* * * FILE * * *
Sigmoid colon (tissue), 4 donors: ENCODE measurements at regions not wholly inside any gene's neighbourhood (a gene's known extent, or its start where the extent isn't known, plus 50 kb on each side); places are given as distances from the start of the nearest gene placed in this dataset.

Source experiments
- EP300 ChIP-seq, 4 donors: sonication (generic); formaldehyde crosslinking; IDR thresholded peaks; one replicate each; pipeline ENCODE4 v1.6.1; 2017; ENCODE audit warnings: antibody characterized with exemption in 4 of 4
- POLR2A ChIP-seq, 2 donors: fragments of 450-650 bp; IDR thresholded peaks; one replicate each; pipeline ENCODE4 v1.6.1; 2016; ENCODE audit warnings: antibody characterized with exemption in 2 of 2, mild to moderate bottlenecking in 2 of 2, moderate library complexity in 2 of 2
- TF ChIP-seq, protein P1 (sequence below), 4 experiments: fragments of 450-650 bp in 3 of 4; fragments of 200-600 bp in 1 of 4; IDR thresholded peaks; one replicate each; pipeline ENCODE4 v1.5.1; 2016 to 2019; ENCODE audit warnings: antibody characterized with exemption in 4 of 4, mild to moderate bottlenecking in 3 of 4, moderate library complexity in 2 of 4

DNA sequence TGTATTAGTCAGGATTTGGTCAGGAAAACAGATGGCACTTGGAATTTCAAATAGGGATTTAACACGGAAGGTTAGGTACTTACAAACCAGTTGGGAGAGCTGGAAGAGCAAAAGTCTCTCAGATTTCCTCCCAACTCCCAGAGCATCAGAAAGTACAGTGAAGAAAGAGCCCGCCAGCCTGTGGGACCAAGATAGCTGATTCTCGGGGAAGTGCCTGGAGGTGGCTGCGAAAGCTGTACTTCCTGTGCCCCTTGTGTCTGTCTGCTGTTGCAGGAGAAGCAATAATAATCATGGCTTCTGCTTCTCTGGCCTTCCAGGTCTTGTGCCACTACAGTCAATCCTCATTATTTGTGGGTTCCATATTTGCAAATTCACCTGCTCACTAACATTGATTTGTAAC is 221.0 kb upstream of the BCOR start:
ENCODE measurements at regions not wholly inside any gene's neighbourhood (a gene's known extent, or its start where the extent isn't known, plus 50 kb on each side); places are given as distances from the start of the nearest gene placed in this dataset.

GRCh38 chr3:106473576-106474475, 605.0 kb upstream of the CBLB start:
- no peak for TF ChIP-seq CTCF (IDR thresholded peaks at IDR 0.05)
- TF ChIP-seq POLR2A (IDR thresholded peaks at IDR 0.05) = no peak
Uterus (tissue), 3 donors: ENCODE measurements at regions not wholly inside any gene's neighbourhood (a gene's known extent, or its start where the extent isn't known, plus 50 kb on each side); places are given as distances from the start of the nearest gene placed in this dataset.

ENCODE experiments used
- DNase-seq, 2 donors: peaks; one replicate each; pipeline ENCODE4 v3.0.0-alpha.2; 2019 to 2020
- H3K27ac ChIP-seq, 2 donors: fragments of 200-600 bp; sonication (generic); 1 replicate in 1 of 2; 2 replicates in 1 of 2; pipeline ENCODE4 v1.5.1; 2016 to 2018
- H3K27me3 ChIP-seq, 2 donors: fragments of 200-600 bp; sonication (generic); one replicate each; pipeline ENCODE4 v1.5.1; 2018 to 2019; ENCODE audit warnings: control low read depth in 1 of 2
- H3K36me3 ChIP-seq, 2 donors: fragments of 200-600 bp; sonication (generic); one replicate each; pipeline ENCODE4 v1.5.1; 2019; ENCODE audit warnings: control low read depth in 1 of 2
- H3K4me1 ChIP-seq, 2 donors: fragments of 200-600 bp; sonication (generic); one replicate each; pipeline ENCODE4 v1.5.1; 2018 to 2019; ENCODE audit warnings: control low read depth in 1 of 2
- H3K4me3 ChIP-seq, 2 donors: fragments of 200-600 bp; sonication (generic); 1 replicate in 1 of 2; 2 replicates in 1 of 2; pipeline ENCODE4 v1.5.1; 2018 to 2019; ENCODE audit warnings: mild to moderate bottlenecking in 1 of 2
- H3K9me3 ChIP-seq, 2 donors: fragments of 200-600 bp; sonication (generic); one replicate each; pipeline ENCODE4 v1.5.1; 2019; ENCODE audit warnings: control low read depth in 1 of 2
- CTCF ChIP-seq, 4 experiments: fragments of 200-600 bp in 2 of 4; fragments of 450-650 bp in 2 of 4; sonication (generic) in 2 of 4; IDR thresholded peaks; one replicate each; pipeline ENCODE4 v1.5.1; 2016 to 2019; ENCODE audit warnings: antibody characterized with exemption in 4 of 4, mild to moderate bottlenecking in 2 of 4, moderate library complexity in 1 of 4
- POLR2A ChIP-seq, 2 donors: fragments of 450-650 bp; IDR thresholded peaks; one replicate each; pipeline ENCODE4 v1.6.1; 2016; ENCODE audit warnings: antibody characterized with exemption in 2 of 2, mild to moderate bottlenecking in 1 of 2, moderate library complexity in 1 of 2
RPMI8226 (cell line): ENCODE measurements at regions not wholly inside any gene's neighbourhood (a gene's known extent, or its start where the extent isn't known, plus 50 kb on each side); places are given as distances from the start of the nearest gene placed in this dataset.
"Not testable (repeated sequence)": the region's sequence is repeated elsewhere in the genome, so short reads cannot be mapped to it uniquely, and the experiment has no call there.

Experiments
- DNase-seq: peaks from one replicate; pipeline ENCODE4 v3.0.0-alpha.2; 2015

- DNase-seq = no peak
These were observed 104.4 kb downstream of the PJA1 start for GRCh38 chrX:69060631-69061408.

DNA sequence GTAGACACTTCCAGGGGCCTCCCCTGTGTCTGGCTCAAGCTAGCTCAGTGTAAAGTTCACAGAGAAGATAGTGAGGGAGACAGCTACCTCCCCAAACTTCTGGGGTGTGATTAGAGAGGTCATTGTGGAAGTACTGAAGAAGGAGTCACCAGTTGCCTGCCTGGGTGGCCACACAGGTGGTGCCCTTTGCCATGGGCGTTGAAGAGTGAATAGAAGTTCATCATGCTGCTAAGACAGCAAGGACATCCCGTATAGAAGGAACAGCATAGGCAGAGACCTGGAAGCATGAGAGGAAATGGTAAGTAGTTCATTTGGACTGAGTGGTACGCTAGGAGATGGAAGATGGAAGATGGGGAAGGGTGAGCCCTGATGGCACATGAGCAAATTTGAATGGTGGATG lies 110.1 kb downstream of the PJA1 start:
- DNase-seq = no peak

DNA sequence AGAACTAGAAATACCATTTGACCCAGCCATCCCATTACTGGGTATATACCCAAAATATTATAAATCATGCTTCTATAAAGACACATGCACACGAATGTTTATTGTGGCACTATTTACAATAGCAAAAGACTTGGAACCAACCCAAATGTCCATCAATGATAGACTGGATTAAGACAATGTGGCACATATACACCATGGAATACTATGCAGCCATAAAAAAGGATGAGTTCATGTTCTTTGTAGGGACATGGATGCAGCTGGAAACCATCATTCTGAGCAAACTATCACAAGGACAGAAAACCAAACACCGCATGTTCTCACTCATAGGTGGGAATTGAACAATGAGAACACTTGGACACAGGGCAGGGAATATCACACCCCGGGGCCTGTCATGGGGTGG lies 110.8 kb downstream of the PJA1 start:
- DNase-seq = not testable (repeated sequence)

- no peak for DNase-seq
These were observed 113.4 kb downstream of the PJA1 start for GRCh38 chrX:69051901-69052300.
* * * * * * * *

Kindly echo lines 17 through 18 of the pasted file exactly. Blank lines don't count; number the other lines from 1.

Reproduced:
- H3K4me1 ChIP-seq, 2 donors: fragments of 200-600 bp; sonication (generic); one replicate each; pipeline ENCODE4 v1.5.1; 2018 to 2019; ENCODE audit warnings: control low read depth in 1 of 2
- H3K4me3 ChIP-seq, 2 donors: fragments of 200-600 bp; sonication (generic); 1 replicate in 1 of 2; 2 replicates in 1 of 2; pipeline ENCODE4 v1.5.1; 2018 to 2019; ENCODE audit warnings: mild to moderate bottlenecking in 1 of 2